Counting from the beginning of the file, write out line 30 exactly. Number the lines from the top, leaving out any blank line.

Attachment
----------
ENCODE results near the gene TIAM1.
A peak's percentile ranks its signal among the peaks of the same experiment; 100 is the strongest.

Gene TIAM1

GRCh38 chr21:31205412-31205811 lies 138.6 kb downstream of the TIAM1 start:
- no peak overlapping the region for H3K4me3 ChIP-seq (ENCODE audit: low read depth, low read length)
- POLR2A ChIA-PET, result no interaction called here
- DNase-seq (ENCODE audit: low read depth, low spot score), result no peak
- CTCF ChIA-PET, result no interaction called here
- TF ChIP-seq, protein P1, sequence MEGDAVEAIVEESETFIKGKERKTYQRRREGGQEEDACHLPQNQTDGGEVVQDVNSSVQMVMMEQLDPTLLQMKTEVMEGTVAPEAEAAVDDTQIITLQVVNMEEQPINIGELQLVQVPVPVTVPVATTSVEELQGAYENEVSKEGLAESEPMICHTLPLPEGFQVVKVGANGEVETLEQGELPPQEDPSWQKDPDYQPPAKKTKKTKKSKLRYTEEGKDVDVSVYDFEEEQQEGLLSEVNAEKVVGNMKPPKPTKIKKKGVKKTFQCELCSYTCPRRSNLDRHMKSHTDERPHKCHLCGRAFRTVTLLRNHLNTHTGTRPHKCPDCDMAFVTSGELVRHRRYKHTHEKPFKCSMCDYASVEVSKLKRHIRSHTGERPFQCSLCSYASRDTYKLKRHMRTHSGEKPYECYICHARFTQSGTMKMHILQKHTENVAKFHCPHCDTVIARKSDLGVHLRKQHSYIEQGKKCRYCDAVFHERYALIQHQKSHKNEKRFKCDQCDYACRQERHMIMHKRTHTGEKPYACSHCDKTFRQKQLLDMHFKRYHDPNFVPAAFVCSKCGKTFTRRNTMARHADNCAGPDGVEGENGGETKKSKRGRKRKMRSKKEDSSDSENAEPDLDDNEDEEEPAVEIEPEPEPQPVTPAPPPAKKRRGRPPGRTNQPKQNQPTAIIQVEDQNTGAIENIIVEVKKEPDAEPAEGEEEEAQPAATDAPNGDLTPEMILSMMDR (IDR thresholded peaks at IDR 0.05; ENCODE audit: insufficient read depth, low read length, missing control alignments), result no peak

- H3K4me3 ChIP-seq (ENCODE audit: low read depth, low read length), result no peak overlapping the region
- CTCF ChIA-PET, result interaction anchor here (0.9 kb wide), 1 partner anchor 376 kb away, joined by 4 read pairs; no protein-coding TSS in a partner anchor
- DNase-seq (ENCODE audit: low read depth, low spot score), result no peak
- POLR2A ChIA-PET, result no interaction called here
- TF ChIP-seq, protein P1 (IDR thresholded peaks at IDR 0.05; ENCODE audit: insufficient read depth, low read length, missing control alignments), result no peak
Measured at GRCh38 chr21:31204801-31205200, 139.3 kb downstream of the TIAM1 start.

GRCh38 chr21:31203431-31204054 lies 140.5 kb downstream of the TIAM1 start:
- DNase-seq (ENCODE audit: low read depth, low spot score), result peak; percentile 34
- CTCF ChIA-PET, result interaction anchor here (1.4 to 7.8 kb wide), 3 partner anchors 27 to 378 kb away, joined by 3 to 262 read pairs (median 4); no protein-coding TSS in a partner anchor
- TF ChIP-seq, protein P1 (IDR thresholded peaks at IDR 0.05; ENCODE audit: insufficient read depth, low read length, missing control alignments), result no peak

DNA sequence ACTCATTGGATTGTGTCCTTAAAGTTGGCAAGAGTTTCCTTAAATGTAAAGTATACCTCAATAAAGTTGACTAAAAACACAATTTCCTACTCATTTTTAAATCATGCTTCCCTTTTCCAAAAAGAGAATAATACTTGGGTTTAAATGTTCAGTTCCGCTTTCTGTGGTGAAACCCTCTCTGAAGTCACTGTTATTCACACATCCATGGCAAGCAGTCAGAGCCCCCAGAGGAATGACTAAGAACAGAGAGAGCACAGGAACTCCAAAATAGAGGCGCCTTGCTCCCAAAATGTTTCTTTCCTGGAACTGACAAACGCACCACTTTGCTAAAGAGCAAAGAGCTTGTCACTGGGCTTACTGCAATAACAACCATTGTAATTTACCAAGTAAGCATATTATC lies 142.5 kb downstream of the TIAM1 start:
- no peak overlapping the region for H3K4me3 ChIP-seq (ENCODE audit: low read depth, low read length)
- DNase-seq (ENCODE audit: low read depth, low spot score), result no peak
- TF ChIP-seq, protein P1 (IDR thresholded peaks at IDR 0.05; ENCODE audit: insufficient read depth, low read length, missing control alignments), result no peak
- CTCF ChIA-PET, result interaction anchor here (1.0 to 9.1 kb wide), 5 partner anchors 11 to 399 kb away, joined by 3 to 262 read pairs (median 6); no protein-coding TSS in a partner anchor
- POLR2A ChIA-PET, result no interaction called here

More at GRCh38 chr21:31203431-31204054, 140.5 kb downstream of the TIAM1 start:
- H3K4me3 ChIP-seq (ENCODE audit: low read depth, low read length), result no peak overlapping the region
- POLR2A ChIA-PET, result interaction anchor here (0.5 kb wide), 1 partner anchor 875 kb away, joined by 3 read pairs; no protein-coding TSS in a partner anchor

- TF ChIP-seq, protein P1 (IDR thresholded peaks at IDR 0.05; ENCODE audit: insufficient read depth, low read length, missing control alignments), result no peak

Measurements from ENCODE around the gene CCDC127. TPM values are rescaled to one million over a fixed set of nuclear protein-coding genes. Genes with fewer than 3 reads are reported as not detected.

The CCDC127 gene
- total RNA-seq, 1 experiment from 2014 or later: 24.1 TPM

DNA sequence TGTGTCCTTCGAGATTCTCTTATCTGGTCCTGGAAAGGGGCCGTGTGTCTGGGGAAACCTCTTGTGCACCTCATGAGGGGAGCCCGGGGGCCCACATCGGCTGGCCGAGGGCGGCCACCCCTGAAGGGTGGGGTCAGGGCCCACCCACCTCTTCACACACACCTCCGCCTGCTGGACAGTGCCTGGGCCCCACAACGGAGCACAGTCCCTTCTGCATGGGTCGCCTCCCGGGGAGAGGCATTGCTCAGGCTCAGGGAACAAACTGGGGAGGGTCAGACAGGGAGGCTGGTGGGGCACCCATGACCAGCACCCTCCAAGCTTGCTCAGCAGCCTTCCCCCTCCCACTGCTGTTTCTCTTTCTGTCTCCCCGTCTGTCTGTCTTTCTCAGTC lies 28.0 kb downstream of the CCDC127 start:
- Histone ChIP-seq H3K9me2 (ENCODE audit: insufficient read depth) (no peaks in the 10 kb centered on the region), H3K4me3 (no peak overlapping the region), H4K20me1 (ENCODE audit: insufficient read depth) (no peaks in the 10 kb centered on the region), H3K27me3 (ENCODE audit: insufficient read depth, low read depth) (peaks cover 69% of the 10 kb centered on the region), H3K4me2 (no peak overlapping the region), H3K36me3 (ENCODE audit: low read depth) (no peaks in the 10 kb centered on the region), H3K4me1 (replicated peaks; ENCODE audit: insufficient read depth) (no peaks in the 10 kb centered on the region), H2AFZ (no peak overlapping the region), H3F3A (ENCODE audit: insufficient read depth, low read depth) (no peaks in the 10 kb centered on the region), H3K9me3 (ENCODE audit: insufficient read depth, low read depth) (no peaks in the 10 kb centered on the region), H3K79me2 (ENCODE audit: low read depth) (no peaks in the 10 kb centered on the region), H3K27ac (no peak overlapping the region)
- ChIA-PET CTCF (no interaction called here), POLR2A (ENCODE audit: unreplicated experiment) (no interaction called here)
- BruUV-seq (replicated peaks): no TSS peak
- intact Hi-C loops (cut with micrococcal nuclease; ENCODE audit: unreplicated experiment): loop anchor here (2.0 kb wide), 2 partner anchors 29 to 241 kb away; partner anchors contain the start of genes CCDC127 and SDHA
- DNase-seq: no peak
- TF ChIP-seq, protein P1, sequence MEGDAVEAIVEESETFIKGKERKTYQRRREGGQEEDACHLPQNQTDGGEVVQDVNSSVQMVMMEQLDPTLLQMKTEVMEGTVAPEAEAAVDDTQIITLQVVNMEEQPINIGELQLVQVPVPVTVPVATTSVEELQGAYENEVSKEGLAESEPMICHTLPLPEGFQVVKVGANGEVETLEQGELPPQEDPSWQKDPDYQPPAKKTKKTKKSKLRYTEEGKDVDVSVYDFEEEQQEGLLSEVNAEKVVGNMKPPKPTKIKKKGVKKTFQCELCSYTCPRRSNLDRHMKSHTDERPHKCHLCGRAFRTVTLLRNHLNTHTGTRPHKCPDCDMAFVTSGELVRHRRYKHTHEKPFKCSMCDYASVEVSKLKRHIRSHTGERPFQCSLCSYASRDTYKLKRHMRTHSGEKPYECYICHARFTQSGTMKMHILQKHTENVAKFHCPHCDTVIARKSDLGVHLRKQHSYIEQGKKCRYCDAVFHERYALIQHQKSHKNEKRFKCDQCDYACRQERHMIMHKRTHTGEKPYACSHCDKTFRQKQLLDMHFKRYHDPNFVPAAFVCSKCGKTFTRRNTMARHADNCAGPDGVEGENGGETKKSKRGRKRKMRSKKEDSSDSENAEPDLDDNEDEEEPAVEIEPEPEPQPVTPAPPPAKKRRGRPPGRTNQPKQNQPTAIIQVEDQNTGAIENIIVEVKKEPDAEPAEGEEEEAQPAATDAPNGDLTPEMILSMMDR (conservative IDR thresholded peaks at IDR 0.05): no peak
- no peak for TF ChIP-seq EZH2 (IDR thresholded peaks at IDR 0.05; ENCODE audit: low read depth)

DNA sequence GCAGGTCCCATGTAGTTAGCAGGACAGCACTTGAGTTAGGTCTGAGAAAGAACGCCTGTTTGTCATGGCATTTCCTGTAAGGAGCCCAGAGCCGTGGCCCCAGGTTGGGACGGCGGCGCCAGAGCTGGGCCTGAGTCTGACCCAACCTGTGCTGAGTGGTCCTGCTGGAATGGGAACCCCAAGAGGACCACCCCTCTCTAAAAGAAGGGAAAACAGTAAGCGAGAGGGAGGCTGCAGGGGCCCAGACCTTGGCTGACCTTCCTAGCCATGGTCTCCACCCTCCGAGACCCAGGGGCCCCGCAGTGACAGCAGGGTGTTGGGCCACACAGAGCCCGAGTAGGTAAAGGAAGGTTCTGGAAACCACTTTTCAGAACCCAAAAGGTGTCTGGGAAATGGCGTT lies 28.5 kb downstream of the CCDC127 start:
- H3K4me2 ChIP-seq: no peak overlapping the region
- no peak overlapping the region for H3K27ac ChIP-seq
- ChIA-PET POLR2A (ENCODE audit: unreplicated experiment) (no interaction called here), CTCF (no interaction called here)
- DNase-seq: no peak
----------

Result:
Measurements from ENCODE around the gene CCDC127. TPM values are rescaled to one million over a fixed set of nuclear protein-coding genes. Genes with fewer than 3 reads are reported as not detected.